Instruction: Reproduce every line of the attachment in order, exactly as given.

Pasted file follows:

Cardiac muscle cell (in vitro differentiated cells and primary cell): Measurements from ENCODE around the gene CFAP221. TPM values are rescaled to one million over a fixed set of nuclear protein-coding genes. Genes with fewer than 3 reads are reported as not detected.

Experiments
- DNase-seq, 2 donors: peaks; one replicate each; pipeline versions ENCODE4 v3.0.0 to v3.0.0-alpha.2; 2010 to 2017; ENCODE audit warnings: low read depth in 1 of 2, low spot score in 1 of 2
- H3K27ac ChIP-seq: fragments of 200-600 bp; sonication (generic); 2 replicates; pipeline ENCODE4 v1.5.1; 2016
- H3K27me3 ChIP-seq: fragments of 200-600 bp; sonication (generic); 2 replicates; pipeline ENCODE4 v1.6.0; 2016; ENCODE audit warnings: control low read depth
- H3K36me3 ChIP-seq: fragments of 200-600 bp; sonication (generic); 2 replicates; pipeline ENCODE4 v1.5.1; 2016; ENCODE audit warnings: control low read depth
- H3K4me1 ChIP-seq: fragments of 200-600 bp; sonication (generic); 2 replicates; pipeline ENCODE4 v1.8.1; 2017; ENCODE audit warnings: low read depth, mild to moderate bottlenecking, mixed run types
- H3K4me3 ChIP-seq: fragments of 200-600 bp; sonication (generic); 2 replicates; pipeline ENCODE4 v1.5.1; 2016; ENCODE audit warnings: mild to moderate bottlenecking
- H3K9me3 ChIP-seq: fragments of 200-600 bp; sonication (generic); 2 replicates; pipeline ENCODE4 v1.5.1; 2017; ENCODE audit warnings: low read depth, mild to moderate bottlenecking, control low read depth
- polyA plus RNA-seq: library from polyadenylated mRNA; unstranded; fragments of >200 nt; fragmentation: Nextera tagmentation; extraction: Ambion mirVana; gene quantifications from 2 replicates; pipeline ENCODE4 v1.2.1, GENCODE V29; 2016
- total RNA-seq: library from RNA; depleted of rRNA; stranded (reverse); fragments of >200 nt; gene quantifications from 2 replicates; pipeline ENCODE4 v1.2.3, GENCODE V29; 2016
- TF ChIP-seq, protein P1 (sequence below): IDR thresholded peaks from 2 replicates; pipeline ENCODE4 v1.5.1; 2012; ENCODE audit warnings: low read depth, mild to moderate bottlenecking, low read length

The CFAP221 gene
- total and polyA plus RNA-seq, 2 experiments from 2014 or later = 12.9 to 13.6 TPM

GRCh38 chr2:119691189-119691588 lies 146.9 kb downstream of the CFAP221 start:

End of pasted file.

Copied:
Cardiac muscle cell (in vitro differentiated cells and primary cell): Measurements from ENCODE around the gene CFAP221. TPM values are rescaled to one million over a fixed set of nuclear protein-coding genes. Genes with fewer than 3 reads are reported as not detected.

Experiments
- DNase-seq, 2 donors: peaks; one replicate each; pipeline versions ENCODE4 v3.0.0 to v3.0.0-alpha.2; 2010 to 2017; ENCODE audit warnings: low read depth in 1 of 2, low spot score in 1 of 2
- H3K27ac ChIP-seq: fragments of 200-600 bp; sonication (generic); 2 replicates; pipeline ENCODE4 v1.5.1; 2016
- H3K27me3 ChIP-seq: fragments of 200-600 bp; sonication (generic); 2 replicates; pipeline ENCODE4 v1.6.0; 2016; ENCODE audit warnings: control low read depth
- H3K36me3 ChIP-seq: fragments of 200-600 bp; sonication (generic); 2 replicates; pipeline ENCODE4 v1.5.1; 2016; ENCODE audit warnings: control low read depth
- H3K4me1 ChIP-seq: fragments of 200-600 bp; sonication (generic); 2 replicates; pipeline ENCODE4 v1.8.1; 2017; ENCODE audit warnings: low read depth, mild to moderate bottlenecking, mixed run types
- H3K4me3 ChIP-seq: fragments of 200-600 bp; sonication (generic); 2 replicates; pipeline ENCODE4 v1.5.1; 2016; ENCODE audit warnings: mild to moderate bottlenecking
- H3K9me3 ChIP-seq: fragments of 200-600 bp; sonication (generic); 2 replicates; pipeline ENCODE4 v1.5.1; 2017; ENCODE audit warnings: low read depth, mild to moderate bottlenecking, control low read depth
- polyA plus RNA-seq: library from polyadenylated mRNA; unstranded; fragments of >200 nt; fragmentation: Nextera tagmentation; extraction: Ambion mirVana; gene quantifications from 2 replicates; pipeline ENCODE4 v1.2.1, GENCODE V29; 2016
- total RNA-seq: library from RNA; depleted of rRNA; stranded (reverse); fragments of >200 nt; gene quantifications from 2 replicates; pipeline ENCODE4 v1.2.3, GENCODE V29; 2016
- TF ChIP-seq, protein P1 (sequence below): IDR thresholded peaks from 2 replicates; pipeline ENCODE4 v1.5.1; 2012; ENCODE audit warnings: low read depth, mild to moderate bottlenecking, low read length

The CFAP221 gene
- total and polyA plus RNA-seq, 2 experiments from 2014 or later = 12.9 to 13.6 TPM

GRCh38 chr2:119691189-119691588 lies 146.9 kb downstream of the CFAP221 start: